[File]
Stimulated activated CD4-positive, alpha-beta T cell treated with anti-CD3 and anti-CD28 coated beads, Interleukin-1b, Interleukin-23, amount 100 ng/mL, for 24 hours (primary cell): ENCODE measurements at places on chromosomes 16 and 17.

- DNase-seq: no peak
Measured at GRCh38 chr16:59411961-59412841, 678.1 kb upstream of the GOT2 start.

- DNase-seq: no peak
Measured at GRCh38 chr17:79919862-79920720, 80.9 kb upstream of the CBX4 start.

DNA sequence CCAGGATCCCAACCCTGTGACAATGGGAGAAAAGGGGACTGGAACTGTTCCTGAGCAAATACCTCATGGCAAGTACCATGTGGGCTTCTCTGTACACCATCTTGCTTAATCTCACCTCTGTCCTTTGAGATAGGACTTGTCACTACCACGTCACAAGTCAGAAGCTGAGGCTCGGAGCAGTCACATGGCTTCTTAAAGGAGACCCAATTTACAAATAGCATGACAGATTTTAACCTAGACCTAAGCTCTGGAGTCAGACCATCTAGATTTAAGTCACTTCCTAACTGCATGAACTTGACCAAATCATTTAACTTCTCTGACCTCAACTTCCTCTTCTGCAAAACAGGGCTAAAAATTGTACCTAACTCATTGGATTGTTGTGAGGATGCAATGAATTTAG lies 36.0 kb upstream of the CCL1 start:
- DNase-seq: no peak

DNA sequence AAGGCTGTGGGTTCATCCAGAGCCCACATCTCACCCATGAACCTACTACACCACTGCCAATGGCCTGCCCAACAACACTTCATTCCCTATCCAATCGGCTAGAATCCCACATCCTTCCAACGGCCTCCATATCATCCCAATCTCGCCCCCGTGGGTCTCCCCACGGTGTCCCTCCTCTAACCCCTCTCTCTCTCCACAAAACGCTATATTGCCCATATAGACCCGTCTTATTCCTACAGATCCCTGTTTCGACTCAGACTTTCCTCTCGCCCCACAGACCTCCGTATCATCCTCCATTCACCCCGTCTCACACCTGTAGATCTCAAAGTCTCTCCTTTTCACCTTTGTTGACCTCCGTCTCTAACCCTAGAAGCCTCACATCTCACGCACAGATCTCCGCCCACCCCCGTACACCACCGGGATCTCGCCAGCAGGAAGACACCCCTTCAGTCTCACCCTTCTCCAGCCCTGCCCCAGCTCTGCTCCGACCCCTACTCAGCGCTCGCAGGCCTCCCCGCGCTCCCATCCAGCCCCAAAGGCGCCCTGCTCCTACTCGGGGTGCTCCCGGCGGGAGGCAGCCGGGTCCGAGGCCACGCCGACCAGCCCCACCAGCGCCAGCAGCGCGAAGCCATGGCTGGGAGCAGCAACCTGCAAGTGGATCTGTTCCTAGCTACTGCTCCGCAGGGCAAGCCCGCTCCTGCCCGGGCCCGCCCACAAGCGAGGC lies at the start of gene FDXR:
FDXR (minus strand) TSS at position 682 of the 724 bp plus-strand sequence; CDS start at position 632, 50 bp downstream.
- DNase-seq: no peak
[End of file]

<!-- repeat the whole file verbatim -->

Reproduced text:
Stimulated activated CD4-positive, alpha-beta T cell treated with anti-CD3 and anti-CD28 coated beads, Interleukin-1b, Interleukin-23, amount 100 ng/mL, for 24 hours (primary cell): ENCODE measurements at places on chromosomes 16 and 17.

- DNase-seq: no peak
Measured at GRCh38 chr16:59411961-59412841, 678.1 kb upstream of the GOT2 start.

- DNase-seq: no peak
Measured at GRCh38 chr17:79919862-79920720, 80.9 kb upstream of the CBX4 start.

DNA sequence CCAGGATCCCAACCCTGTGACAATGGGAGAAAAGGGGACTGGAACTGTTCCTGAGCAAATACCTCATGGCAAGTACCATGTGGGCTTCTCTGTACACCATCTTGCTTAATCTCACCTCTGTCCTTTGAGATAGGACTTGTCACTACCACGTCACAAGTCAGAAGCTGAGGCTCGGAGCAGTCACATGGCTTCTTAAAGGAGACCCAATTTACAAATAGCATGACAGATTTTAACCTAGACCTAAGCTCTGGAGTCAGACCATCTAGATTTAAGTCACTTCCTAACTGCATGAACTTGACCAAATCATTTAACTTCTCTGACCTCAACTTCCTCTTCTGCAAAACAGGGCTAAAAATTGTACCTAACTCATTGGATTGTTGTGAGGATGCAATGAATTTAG lies 36.0 kb upstream of the CCL1 start:
- DNase-seq: no peak

DNA sequence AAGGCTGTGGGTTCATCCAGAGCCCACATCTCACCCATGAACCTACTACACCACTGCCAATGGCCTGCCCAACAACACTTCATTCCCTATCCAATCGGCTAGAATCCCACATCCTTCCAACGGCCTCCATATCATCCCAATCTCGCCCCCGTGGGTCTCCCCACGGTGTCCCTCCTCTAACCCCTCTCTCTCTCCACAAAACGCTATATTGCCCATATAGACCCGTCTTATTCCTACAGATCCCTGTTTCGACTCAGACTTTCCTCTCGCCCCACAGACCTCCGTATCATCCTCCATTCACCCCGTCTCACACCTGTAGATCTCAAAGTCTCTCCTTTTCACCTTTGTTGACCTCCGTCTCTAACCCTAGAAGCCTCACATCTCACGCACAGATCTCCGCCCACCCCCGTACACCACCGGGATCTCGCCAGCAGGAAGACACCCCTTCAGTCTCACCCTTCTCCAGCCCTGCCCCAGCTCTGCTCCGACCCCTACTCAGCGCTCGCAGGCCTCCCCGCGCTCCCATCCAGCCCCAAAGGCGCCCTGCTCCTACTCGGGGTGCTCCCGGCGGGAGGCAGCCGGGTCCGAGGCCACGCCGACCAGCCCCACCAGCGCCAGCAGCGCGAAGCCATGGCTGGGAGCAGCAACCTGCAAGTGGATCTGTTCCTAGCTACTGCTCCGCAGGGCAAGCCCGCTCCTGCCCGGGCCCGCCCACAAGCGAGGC lies at the start of gene FDXR:
FDXR (minus strand) TSS at position 682 of the 724 bp plus-strand sequence; CDS start at position 632, 50 bp downstream.
- DNase-seq: no peak